Baldwin of Exeter (or Ford), Archbishop of Canterbury (d.1190), Tractatus de Sacramento Corpus Christi ff.1-26; attributed here to Petrarch (now believed to be by Nicholas of Cusa), De vera sapientia, dialogue i ff.27-39v, dialogue ii ff.40-50v; Niccolò Perotti (1429-80), De Invidia, his translation of Basil the Great's homily on envy with a preface addressed to Pope Nicholas V ff.51-63; idem, De invidia et odio, his translation of Plutarch on envy and hate with a preface addressed to Nicholas V ff.63v-68v; idem, De fortuna virtute ve nominum: ad Nicolaum quintum pontificem maximum ff.69-73v; St Ambrose epistle lxvii to Simplician PL, XVI, 1222-1228, ff.74-79v; Leonardo di Utino O.P. (d.1470), Ex sermonibus quadragesimalibus: Sermone de correctione fraterna ff.80-86v; attributed here to Simon Islip (c.1300-66), Archbishop of Canterbury (now recognised as the work of the canon lawyer and theologian, William Pagula, d.1332), Speculum regis Edwardi tercii ff.87-148; St Augustine, de tenenda obedientia et evitanda superbia, PL, 40, 1221-1224, ff.148-152.

This interesting selection of texts provides further, and unexpected, insight into the concerns of Urswick and his circle. This compilation reflects perfectly Trapp's characterisation of Urswick's reading as showing his preoccupation with the maintenance of private and public morality and the protection of the church from secular interference: J.B. Trapp, 'Christopher Urswick and his Books; The Reading of Henry VII's almoner', Renaissance Studies, I, 1 (1987), pp.48-70.

The longest, and most thought-provoking inclusion is the Speculum regis originally addressed to Edward III and remonstrating with him for the demands he made on his subjects, defending their rights and calling on him to restrict his expenditure, pay his debts and care for the churches and poor of his realm. This treatise, though long attributed to Simon Islip, as here, is now recognised as the work of the canon lawyer and theologian, William Pagula (d.1332). It had been thought that the only classical text copied by Meghen for Urswick was the Cicero De officis of 1503 (Rouen, Bibl. mun, Ms 929) and the only Italian humanist texts the volume with Bruni's De bello punico and Enea Silvio Piccolomini's Historia Bohemica (Princeton Univ. Lib., Ms 89).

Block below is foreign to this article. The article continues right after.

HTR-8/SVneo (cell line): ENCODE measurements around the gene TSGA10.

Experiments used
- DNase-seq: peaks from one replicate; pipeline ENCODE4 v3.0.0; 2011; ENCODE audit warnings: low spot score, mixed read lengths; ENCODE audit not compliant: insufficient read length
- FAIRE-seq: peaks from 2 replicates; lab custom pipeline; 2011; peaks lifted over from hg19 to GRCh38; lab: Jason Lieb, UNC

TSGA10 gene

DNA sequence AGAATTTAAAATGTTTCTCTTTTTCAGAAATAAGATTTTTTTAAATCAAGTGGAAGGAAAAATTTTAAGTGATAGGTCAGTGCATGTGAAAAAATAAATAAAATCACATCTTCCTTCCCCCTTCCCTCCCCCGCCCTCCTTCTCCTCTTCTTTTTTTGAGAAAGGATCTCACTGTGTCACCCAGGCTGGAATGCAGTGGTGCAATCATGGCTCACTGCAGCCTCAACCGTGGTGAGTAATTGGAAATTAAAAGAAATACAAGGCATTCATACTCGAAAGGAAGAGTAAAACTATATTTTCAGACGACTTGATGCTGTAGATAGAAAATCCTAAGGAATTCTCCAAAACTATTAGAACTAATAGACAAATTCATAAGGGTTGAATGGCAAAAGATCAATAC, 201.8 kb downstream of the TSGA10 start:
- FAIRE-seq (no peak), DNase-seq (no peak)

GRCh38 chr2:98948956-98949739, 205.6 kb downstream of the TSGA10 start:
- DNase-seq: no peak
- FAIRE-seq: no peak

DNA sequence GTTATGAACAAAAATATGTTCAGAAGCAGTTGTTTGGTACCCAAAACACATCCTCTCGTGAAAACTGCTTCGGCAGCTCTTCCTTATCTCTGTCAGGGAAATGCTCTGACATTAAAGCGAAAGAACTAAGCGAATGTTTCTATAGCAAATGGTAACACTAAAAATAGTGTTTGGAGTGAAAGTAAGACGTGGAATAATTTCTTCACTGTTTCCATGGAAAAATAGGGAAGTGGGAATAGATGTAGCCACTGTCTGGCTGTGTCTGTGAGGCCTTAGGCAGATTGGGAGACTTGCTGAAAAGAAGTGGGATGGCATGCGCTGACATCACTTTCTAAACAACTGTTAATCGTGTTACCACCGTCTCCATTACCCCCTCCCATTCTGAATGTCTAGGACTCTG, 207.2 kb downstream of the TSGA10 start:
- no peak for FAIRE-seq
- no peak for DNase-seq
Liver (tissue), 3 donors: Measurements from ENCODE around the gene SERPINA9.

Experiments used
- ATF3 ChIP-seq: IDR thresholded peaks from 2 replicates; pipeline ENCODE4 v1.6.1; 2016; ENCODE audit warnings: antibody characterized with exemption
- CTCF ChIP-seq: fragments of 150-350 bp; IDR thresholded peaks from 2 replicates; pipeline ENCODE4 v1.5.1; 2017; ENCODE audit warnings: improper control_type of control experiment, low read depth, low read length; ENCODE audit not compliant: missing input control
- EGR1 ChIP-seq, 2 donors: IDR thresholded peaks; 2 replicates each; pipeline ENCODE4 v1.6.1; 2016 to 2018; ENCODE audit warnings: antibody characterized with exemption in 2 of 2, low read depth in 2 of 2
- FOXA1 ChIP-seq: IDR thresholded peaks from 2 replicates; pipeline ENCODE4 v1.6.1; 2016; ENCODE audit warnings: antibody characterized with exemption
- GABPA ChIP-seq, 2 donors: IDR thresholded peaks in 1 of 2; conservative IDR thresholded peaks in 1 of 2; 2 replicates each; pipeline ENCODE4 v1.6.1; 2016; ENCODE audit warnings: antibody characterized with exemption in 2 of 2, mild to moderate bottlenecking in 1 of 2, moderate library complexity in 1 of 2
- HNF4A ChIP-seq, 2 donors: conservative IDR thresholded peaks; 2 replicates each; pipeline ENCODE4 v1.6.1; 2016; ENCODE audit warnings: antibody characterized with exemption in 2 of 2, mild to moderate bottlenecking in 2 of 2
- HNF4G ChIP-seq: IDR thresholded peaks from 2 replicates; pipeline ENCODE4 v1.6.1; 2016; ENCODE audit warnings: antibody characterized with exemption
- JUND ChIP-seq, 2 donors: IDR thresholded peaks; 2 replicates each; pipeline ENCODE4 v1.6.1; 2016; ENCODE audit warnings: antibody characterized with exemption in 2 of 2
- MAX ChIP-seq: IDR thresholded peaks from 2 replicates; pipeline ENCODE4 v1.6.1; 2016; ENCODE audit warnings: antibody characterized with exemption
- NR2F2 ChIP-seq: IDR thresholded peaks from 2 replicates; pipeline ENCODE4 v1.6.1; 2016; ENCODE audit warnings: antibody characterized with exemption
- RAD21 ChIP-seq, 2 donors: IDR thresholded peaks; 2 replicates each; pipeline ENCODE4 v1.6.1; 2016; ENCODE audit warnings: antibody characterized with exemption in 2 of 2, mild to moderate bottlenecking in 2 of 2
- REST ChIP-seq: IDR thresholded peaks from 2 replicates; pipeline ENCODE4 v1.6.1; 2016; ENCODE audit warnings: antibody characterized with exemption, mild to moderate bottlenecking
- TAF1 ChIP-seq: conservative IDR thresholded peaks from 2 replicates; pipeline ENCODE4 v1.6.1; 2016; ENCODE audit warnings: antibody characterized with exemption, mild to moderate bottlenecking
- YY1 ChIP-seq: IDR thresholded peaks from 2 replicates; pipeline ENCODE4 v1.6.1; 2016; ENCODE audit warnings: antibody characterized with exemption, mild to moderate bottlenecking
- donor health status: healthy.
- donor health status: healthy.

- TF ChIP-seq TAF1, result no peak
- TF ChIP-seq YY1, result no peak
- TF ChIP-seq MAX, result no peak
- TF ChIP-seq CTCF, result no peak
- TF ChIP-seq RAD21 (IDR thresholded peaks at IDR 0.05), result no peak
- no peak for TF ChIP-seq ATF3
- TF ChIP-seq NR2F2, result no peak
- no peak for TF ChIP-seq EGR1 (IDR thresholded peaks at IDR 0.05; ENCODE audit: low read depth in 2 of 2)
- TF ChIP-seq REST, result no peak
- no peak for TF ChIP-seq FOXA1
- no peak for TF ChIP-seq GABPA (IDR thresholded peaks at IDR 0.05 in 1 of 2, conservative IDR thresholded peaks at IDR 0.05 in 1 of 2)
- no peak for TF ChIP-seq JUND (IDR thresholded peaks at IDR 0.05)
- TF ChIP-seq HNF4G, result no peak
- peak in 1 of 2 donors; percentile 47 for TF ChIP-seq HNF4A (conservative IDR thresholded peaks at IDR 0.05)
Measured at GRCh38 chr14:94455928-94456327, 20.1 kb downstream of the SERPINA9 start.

The inclusion in the present volume of the translations by Perotti, humanist and secretary to Bessarion, and the works attributed to Petrarch changes this view. The de vita sapientia is now usually removed from Petrarch's oeuvre and associated with Nicholas of Cusa but it appeared as the poet's in two independent incunables (Zwolle, 1487-88 and Cologne 1499) and in further collected editions of his Latin works, as Basel 1499. R. Coogan, 'Petrarch's Latin Prose and the English Renaissance', Studies in Philology, 1971, pp.271-290.

ILLUMINATION:
The initials and borders are painted in a northern Netherlandish style that is given the group name of Masters of the Dark Eyes: J. Marrow, H. Defoer, A. Korteweg and W. Wüstefeld, The Golden Age of Dutch Manuscript Painting, 1990, pp.285-88 and more recently Klara Broekhuijsen, The Masters of the Dark Eyes 2009. While most of these artists were active in the County of Holland, the illuminator of the present manuscript is known for his work in England in the first two decades of the 16th century (see the copy of The Orchard of Syon printed by Wynkyn de Worde in 1519, sold in these rooms 13 June 2002, lot 17) most relevantly in other manuscripts written by Meghen for Urswick such as BL, Burney 290 and the Psalter presented to Hayles Abbey (Wells, Cathedral Lib.). The present manuscript adds to the understanding not only of Urswick's intellectual interests and his employment of Meghen but also of the early activity in England of the Netherlandish scribe and of a Netherlandish illuminator.